The rush to Alaska at the turn of the century for gold, copper, coal and salmon led to increased ship traffic and accidents at sea. In 1910, Congress authorized Alaska as a lighthouse district. On the list of lights were Cape Hinchinbrook and Cape St. Elias.
Construction of the Cape St. Elias light began in the spring of 1915, on what is regarded as the most dangerous point along the Pacific Coast. St. Elias was a third order double flash group two Fresnel lens.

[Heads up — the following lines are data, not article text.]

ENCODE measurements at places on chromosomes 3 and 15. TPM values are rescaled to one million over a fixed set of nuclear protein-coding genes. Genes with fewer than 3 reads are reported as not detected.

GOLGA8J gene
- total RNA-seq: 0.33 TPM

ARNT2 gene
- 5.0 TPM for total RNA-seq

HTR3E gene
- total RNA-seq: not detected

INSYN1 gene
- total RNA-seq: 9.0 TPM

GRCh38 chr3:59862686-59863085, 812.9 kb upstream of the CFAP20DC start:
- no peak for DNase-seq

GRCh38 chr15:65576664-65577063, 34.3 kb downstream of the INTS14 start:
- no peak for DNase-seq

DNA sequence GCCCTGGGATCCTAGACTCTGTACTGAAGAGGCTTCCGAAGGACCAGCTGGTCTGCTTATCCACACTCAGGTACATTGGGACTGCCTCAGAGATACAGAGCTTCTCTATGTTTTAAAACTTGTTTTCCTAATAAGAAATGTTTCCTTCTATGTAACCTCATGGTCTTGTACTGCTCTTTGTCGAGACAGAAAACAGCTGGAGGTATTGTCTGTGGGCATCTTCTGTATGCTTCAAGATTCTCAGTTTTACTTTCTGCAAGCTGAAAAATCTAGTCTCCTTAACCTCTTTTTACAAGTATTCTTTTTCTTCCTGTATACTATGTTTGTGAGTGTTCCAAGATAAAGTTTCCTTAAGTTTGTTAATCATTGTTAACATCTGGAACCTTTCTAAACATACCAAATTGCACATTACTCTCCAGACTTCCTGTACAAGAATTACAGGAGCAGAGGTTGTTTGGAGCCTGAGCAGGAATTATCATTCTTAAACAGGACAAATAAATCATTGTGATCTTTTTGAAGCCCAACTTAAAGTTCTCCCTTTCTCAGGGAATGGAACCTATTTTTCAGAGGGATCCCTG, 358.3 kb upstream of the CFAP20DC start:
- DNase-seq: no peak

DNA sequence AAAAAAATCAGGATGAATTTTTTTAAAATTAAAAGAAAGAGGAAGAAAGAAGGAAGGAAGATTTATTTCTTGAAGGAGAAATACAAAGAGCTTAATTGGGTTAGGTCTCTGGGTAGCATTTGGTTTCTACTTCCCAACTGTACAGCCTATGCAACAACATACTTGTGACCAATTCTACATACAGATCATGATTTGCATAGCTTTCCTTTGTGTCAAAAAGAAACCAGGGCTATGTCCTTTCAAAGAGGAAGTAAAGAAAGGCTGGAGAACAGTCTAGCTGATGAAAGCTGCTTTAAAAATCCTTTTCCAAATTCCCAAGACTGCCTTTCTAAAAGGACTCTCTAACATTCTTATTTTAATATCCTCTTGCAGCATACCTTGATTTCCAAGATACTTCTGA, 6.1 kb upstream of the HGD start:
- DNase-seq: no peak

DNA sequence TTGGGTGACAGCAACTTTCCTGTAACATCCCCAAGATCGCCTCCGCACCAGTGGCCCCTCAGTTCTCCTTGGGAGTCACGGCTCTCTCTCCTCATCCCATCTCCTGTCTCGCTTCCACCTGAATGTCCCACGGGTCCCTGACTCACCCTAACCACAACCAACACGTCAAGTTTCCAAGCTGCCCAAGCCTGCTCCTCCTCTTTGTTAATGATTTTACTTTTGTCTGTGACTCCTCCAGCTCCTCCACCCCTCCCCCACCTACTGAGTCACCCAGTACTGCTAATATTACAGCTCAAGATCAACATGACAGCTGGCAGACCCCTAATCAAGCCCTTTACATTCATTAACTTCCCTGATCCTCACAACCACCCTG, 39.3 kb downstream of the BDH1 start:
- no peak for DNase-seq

A one-year tour of duty at the Alaskan lighthouses, manned by the U.S. Coast Guard, was a challenge.
“A year, day by day, is a terribly long time,” remarked one Coast Guard keeper, “especially at age 19.”
Lit in September of 1916; maintained by the U.S. Coast Guard Cutters including the Haida and Sedge, it was decommissioned in 1974.
The Cape St. Elias lens now is restored and on display in the Cordova Historical Museum.
This photo came from the archives and collections of the Cordova Historical Society housed within the museum. The museum is open 10 a.m. to 5 p.m. Tuesday through Friday, and noon to 5 p.m. Saturdays.